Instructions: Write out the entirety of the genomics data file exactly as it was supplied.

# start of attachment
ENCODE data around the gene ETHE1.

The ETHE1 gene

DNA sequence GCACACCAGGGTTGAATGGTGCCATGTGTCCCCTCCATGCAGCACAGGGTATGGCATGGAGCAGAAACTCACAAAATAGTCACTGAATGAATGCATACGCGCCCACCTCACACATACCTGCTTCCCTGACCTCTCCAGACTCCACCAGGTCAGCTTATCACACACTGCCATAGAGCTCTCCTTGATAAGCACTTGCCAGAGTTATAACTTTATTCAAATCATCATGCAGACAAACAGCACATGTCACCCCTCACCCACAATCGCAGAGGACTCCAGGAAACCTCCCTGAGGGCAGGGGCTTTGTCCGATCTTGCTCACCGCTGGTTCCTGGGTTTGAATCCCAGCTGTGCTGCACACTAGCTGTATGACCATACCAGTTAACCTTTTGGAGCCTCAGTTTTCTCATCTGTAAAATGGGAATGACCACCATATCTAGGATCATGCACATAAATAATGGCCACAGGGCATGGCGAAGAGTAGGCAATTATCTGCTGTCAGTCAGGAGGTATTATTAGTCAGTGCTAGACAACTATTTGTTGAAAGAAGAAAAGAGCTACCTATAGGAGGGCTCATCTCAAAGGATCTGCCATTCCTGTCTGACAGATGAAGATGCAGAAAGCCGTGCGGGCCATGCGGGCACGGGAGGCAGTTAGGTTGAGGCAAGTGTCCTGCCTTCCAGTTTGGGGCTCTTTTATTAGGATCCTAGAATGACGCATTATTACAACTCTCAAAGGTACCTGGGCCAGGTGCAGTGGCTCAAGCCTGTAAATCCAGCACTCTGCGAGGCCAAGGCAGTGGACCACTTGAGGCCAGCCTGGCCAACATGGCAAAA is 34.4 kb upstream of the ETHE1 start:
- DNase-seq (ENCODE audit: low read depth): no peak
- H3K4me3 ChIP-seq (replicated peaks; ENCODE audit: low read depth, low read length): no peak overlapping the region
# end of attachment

ENCODE data around the gene ETHE1.

The ETHE1 gene

DNA sequence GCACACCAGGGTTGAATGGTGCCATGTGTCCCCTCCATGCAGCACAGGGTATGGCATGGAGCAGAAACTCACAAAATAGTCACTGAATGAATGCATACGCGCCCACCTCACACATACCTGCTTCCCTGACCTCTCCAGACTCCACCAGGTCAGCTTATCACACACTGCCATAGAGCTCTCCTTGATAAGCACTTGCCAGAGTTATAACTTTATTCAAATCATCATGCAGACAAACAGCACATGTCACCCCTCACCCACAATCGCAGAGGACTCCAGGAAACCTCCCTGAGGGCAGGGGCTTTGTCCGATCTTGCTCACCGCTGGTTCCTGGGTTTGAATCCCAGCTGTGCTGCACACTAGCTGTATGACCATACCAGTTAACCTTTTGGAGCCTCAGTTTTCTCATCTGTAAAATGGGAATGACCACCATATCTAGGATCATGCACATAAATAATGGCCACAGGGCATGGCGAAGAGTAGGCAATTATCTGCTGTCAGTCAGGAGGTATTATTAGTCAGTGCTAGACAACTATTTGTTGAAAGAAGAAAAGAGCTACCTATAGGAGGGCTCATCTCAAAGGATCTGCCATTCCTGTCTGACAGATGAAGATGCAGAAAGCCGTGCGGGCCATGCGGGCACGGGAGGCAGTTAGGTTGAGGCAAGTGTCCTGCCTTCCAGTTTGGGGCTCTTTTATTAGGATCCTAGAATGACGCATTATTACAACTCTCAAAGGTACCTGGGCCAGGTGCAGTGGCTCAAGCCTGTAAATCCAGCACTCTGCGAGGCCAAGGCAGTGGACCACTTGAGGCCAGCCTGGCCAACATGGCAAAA is 34.4 kb upstream of the ETHE1 start:
- DNase-seq (ENCODE audit: low read depth): no peak
- H3K4me3 ChIP-seq (replicated peaks; ENCODE audit: low read depth, low read length): no peak overlapping the region